When Social Media Needs Protocol

By | April 1, 2011

Today being April Fool’s Day a fellow speaker listed today as his birthday as a prank to pull on Facebook to see who would wish him a happy birthday and who really knew it was in a different month. For the last couple of years this has been a funny joke to John. As one person in the know best put it, “In a society that is a bowl of Cheerios, John you are a Froot Loop!”

Sadly, John passed away in December and his Facebook page is still up. Those who have him as a Facebook friend but not a real life friend are leaving cheerful birthday wishes which is unfortunate since they didn’t realize he is no longer with us. Yea, I found it sorta creepy, like actually being there at Weekend at Bernie’s  and knowing what is going on.

Those who know he is gone are still leaving birthday wishes hoping he is having the greatest party of all wherever he may be. Is this in honor of their friend? For the relatives of John?

This raises many questions about social media:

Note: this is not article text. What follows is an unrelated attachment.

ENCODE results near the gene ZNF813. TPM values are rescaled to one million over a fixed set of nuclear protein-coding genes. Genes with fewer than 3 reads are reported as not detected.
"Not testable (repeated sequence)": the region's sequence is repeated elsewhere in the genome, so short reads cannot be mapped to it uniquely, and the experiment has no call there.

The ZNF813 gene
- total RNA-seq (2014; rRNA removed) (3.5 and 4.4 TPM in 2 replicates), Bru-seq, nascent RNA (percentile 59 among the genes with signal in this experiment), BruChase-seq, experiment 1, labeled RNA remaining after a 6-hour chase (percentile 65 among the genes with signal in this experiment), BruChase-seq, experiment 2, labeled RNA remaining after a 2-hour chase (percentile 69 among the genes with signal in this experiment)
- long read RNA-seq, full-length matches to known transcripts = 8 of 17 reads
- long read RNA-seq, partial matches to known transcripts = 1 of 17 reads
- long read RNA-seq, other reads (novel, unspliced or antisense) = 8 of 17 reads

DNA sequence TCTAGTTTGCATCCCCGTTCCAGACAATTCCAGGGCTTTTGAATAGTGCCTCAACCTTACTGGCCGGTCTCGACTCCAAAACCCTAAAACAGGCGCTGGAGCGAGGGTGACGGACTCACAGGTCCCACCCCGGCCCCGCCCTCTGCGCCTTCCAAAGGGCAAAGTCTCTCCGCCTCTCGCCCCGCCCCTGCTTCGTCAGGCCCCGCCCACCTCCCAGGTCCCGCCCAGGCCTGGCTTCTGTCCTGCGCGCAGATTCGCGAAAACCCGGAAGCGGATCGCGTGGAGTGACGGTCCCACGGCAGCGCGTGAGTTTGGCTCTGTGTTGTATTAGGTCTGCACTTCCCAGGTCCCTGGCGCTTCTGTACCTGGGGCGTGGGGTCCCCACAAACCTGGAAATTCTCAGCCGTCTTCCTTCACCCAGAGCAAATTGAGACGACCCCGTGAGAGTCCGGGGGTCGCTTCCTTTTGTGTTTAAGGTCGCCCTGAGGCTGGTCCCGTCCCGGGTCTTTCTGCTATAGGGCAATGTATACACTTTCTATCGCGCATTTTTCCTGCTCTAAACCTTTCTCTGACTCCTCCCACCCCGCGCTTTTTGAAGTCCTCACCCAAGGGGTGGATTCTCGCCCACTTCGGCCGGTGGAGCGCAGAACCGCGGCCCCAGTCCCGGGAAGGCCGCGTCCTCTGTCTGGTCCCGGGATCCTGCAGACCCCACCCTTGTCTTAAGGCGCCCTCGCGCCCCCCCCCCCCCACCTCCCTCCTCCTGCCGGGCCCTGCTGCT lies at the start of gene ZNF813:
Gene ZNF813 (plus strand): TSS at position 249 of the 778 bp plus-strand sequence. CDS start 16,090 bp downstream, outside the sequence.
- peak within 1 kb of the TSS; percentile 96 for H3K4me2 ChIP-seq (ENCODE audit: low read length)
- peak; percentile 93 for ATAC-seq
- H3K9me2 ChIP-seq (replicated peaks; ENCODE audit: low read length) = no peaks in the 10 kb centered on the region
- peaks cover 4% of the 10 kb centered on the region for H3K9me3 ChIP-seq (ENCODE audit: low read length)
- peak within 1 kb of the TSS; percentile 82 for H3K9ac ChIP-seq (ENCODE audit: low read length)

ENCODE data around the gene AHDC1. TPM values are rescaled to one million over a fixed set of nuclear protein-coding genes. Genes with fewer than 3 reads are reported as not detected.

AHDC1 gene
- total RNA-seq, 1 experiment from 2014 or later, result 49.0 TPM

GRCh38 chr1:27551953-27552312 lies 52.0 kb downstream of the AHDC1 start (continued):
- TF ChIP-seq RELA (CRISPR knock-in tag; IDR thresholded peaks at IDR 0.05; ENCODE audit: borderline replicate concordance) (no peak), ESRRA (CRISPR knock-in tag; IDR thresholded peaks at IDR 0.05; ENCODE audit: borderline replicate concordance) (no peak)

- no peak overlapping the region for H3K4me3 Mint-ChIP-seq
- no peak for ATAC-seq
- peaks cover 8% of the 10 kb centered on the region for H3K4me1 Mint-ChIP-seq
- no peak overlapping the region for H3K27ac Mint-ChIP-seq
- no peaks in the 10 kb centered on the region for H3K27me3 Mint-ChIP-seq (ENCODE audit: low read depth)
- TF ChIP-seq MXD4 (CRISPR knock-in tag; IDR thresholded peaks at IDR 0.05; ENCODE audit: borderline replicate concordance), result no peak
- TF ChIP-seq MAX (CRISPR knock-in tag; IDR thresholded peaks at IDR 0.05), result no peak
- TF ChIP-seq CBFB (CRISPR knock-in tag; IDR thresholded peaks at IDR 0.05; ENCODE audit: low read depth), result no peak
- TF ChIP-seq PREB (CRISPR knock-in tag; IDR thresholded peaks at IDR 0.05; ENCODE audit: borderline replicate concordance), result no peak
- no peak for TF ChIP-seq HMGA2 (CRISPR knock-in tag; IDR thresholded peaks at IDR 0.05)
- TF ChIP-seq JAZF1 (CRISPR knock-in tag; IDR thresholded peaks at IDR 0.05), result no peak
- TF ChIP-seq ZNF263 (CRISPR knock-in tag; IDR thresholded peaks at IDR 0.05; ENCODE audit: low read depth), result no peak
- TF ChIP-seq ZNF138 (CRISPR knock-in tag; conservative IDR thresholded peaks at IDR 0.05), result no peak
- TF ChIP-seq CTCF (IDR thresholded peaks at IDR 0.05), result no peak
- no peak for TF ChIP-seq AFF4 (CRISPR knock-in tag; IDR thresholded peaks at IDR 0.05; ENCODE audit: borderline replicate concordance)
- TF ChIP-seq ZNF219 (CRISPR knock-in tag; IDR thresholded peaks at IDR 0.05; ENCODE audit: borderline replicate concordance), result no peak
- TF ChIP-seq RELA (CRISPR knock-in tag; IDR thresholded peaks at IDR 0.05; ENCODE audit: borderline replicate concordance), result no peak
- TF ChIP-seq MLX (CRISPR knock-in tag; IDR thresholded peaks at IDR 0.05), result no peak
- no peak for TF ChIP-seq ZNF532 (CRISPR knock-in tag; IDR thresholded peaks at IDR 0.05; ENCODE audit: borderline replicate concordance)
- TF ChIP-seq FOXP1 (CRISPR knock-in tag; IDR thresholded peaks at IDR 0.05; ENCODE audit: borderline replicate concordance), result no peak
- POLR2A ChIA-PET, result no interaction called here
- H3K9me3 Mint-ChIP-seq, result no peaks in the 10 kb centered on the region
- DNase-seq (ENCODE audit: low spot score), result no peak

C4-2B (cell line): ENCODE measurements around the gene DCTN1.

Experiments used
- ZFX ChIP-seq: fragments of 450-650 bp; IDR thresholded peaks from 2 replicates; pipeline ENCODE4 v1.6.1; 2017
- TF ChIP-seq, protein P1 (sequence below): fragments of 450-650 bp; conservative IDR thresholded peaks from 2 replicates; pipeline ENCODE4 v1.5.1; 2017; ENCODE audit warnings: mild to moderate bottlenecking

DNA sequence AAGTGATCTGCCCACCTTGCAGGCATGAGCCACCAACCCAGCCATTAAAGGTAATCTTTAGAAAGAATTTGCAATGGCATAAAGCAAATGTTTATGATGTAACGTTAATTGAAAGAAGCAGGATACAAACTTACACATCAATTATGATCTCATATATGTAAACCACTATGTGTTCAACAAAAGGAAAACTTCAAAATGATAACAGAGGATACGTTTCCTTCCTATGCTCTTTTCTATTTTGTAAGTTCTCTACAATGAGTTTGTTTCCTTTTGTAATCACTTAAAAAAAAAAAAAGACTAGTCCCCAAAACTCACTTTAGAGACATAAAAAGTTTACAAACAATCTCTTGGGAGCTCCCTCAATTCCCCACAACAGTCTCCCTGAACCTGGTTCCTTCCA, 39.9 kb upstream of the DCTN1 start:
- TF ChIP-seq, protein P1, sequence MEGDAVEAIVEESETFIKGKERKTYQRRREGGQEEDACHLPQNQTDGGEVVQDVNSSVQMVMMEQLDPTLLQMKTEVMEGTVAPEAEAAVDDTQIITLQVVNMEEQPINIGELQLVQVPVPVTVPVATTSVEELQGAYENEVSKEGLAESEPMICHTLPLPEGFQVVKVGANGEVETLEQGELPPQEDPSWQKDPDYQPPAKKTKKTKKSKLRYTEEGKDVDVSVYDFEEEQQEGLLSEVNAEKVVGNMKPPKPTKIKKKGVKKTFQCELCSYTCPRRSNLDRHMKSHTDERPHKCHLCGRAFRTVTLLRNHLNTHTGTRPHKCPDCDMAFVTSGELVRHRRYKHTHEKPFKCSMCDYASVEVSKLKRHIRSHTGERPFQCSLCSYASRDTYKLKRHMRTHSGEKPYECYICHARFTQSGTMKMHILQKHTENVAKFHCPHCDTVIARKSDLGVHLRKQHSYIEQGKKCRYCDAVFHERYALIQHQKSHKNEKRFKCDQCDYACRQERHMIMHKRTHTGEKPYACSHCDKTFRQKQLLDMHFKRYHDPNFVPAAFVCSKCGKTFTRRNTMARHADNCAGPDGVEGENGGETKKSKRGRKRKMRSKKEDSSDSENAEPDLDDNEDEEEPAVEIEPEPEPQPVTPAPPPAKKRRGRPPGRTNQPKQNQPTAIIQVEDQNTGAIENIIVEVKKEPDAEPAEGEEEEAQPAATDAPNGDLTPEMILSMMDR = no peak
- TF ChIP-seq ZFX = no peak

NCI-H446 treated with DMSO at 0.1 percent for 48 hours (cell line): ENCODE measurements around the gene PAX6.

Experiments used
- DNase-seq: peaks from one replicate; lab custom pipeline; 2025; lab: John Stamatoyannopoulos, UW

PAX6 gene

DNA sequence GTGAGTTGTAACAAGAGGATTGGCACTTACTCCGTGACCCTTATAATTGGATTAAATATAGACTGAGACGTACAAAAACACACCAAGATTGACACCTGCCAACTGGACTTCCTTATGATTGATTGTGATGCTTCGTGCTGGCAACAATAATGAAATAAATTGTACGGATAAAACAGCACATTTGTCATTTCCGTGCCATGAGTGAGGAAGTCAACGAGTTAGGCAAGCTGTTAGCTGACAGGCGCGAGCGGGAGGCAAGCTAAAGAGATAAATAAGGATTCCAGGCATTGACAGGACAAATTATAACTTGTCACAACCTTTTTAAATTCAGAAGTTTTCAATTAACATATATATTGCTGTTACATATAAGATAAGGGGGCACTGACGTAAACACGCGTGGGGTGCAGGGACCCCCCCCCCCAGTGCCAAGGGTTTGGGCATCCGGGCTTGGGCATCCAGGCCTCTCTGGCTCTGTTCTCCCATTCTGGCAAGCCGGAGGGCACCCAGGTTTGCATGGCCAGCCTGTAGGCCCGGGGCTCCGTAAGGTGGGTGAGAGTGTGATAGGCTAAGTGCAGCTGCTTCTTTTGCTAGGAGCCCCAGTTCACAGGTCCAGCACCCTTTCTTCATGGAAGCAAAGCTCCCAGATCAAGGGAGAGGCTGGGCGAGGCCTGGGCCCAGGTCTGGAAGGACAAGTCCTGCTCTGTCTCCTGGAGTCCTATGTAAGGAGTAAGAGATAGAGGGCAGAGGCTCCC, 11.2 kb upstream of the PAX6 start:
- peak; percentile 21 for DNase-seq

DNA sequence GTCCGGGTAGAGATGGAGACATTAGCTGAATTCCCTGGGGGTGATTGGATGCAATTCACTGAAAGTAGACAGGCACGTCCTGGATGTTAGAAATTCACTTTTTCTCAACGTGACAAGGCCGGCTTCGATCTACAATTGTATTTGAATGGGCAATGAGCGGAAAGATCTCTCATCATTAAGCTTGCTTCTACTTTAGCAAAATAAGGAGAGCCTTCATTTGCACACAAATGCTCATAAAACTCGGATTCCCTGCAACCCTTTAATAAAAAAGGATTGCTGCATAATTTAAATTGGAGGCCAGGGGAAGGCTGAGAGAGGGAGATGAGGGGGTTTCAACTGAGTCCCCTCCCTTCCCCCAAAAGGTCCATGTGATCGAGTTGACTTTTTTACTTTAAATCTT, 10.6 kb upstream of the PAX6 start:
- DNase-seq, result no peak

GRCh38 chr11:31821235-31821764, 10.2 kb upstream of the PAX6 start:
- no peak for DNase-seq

• Do Facebook pages of the deceased become pages in honor of fallen friends? (Pretty cool idea I think)
  • How many “friends” in social media are actually contacts, connections, admirers, lurkers, or friend collectors who really don’t know their friends?
  • How many on your Facebook friends list “know” you as a real friend?
  • What is the social media definition of “friend?”
  • When a person dies, what happens to social media profiles, blogs, websites, and information available on the internet?
  • We have birthdates on Facebook, should there be a death date as well for those who have passed?

I think these are but a few questions created about how social media is redirecting the habits of society and what new societal protocols will be. And finally, to John; listing a fake birthday on April 1st is genius even when done posthumously.

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